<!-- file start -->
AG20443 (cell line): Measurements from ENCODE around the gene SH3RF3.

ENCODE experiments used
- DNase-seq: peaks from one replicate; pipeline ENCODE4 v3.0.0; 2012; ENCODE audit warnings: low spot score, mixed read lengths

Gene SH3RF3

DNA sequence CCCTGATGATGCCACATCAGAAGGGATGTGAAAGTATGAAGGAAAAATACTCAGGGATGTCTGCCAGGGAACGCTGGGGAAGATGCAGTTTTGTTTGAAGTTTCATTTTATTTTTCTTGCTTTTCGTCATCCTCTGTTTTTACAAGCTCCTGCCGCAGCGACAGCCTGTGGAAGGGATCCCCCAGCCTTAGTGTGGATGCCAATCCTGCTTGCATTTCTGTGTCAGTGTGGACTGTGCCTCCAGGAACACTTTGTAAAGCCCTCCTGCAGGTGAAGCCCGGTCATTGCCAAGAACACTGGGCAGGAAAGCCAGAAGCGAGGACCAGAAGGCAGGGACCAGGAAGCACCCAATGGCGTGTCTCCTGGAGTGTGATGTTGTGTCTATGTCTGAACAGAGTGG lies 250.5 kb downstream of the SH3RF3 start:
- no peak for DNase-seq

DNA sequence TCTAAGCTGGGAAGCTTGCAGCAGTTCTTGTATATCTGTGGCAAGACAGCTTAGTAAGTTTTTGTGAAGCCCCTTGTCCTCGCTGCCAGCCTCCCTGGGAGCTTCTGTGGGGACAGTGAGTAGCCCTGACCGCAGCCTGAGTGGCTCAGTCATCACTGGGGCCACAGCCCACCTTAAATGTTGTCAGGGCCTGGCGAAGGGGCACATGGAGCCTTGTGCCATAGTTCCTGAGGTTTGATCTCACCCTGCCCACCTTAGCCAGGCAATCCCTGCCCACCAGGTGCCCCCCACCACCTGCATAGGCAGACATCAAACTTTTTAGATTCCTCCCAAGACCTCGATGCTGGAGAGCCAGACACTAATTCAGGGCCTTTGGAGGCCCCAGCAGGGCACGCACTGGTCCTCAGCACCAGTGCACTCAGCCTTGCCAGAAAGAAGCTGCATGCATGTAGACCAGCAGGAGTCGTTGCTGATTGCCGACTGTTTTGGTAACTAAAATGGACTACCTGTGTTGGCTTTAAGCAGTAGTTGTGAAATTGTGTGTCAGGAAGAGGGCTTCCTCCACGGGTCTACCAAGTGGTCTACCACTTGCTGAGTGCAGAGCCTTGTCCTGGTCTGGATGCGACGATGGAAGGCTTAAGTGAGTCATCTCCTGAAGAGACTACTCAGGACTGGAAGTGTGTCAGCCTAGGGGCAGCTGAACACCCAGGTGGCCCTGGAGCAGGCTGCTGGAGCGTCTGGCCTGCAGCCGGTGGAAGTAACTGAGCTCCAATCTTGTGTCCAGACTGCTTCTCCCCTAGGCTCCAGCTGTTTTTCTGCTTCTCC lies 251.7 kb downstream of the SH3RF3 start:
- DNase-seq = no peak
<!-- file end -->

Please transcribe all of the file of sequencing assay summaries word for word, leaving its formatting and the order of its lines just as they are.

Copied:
AG20443 (cell line): Measurements from ENCODE around the gene SH3RF3.

ENCODE experiments used
- DNase-seq: peaks from one replicate; pipeline ENCODE4 v3.0.0; 2012; ENCODE audit warnings: low spot score, mixed read lengths

Gene SH3RF3

DNA sequence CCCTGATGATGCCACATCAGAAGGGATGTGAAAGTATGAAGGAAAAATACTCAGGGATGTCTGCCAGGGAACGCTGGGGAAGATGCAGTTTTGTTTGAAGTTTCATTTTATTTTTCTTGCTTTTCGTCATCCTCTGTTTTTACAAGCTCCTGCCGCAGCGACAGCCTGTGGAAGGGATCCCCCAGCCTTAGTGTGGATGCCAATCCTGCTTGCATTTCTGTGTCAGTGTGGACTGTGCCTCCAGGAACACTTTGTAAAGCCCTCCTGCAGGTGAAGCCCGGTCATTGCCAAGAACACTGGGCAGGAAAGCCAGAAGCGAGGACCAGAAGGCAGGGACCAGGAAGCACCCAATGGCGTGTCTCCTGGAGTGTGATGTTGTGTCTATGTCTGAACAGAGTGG lies 250.5 kb downstream of the SH3RF3 start:
- no peak for DNase-seq

DNA sequence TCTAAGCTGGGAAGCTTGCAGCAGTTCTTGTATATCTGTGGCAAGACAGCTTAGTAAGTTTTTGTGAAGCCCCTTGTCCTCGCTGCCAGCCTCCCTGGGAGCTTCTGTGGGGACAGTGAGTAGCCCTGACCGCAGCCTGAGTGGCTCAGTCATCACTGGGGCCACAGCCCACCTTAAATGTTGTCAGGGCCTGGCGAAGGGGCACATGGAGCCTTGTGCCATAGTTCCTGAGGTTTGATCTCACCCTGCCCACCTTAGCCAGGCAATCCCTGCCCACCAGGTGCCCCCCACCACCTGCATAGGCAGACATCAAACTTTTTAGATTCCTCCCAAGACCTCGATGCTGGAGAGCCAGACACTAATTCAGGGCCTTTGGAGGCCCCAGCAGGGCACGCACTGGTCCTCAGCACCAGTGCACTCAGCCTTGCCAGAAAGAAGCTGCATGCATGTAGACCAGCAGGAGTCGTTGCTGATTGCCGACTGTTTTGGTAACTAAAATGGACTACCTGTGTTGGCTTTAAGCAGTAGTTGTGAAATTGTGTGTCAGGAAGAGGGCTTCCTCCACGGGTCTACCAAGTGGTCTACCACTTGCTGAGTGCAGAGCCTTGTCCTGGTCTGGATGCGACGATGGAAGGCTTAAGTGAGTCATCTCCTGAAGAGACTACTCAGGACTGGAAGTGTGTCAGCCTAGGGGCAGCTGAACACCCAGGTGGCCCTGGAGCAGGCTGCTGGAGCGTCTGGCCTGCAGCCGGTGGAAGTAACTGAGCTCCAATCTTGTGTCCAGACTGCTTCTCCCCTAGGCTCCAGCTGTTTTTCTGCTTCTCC lies 251.7 kb downstream of the SH3RF3 start:
- DNase-seq = no peak